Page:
Crude oil prices are trending along six month highs, prompting relief and optimism for the weary oil and gas industry. West Texas Intermediate seems to have stabilized around $60 for the time being, but not till after rig counts plunged by approximately 60% and United States production leveled off for the first time since the shale boom began.
In the recent conference call season, several E&Ps at least hinted at the possibility of adding rigs to the fleet if oil remains in the $60 to $70 range. Good news for the industry, right?
Wrong, says Goldman Sachs, who says a potential activity increase will only send prices back to the $45 trough by October. “Our bearish view has been driven by two surpluses: excess hydrocarbons, but just as importantly, excess capital,” says a note from the firm. “We find that the global market imbalances are in fact not solved and believe that the rally will prove self-defeating as it undermines the nascent rebalancing.”
Increased efficiencies and previously uncompleted wells being brought online will place more downward pressure on oil prices, Goldman says. For example, well completions in North Dakota more than quadrupled on a month-over-month basis in March.
Companies reloaded their strained balance sheets with $31 billion of debt in January and February, providing a longer lifeline for operations. Some companies ceased operations in less marginal regions but may ramp up the activity if oil remains above the $60 threshold.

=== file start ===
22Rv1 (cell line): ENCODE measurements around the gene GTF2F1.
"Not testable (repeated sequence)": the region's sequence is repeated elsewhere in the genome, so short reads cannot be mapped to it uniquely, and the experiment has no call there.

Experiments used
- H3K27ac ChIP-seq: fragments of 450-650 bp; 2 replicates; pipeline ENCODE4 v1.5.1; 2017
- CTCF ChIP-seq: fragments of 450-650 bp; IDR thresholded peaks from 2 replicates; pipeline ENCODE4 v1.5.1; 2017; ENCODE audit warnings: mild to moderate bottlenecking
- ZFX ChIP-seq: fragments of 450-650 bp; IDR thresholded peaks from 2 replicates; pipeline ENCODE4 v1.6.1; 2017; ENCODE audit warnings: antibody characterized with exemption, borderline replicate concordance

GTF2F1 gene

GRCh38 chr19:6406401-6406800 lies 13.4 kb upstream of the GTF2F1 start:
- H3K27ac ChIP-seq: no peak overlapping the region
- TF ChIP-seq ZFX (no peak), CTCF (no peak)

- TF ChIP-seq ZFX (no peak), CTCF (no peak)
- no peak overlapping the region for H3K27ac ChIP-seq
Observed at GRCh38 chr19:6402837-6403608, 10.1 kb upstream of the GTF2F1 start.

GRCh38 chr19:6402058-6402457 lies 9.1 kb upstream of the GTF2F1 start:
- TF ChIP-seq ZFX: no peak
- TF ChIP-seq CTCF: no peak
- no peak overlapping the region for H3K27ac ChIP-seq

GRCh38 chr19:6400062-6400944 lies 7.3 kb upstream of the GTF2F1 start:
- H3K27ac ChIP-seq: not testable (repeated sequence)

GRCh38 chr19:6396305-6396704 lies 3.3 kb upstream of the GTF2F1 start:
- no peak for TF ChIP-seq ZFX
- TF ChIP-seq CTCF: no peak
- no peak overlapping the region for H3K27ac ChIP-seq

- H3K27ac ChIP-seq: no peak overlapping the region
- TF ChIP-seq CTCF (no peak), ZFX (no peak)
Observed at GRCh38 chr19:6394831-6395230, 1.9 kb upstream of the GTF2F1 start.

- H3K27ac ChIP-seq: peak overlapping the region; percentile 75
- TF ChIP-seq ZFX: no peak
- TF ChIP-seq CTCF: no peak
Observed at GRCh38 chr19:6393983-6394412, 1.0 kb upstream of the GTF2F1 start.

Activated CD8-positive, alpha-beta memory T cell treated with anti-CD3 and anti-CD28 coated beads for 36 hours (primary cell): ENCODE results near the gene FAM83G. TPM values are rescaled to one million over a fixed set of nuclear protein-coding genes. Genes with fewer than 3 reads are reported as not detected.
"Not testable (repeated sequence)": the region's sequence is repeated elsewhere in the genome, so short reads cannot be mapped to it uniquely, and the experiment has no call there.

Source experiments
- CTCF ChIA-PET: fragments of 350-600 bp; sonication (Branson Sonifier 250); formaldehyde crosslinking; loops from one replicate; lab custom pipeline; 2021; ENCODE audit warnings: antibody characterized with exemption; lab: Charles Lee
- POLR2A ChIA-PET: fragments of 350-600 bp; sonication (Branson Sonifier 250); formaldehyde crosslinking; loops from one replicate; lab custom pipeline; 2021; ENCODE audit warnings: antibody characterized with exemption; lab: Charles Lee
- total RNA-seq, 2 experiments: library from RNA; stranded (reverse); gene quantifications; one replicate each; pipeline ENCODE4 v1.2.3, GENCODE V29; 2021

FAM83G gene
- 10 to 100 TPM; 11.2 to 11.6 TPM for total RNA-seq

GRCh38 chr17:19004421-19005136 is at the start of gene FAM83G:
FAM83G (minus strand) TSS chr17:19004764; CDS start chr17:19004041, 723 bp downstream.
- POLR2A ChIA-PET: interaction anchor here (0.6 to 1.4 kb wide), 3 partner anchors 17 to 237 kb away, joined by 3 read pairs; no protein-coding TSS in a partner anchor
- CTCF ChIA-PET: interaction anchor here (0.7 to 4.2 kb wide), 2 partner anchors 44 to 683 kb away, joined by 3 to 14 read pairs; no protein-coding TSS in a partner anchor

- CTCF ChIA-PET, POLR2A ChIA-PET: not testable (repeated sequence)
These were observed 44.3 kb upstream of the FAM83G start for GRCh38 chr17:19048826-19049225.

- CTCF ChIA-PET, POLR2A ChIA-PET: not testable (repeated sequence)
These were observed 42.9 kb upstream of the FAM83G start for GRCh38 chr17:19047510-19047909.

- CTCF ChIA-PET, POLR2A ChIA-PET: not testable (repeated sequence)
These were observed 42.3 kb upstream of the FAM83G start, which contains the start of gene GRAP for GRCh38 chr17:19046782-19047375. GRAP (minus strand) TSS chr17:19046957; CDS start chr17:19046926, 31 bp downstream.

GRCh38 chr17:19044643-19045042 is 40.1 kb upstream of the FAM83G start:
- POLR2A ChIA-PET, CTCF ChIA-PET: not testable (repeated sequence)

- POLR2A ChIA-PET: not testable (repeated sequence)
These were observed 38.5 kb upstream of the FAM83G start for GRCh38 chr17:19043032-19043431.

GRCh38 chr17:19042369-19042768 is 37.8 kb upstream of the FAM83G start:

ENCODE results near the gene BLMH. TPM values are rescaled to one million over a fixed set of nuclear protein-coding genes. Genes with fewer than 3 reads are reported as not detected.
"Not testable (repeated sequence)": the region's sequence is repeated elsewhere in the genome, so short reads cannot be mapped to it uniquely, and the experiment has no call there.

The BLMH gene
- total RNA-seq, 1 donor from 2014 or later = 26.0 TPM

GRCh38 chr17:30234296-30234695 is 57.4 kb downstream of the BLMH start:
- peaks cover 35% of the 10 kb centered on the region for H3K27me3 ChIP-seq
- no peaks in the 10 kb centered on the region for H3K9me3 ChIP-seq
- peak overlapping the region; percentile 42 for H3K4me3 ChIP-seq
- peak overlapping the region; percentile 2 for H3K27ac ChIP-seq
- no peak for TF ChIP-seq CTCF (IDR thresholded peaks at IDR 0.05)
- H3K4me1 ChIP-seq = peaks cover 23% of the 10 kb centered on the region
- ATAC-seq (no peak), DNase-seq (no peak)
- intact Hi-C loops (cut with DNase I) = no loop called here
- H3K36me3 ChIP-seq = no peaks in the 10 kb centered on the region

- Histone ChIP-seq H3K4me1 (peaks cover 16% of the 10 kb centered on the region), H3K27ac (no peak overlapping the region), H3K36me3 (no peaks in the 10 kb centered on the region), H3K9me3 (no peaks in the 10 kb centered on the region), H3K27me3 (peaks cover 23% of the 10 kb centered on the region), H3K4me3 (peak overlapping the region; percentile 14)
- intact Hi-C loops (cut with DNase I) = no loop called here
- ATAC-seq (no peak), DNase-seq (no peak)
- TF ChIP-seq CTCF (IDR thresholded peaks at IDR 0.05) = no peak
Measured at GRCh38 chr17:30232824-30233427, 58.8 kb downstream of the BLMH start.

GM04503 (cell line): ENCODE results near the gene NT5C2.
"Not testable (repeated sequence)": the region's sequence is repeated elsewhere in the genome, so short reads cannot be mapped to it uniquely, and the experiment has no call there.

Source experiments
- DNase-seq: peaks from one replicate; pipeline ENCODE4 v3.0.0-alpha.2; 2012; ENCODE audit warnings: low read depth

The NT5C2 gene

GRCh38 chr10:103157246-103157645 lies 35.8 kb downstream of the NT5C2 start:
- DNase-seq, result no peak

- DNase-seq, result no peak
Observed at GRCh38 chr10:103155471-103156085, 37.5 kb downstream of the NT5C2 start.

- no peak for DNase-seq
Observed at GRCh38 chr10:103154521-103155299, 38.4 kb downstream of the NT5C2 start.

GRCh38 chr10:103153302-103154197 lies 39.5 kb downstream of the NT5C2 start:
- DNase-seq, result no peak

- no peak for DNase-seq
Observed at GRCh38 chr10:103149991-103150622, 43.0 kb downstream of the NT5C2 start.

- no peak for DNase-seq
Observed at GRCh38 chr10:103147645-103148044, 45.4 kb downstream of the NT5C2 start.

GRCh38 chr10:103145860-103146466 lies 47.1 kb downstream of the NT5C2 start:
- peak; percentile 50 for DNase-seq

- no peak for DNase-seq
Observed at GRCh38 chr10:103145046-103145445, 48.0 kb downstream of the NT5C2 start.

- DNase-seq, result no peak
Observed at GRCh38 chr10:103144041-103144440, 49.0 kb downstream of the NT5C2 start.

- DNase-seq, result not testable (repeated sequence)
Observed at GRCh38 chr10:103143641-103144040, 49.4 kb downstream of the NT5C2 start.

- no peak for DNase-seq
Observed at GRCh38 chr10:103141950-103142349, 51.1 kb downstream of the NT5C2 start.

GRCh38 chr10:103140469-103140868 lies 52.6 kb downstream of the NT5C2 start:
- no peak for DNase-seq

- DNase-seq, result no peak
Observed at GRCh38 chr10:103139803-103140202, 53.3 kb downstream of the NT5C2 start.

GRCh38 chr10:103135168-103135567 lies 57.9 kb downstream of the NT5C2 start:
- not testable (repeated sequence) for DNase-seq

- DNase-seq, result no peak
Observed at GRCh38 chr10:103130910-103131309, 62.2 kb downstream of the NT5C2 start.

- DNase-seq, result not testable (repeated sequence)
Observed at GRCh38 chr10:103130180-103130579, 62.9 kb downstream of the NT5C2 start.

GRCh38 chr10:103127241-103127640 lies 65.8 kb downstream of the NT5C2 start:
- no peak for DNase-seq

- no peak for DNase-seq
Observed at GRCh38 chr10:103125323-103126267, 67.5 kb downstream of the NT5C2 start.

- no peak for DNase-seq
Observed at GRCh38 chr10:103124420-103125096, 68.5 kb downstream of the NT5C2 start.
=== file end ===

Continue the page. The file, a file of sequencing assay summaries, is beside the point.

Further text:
Goldman’s Bearish View
Goldman preached about the consequences of oversupply in February, saying the rig count drops were not enough to offset the oversupply. Their premise has remained consistent throughout WTI’s gradual climb. In early April, the firm said “Any meaningful price recovery on evidence of declining production and U.S. crude inventories would further undermine the U.S. rebalancing process,” – an estimation they followed in their most recent analyst note.
The combination of OPEC’s higher than normal output (April 2015 volumes were a 29-month high) and an expected stagnancy of near-term demand from Asian markets prompted Goldman to slash its Brent forecasts for the rest of the decade. Goldman’s Brent benchmark is projected to range from $55 to $65 through 2020.
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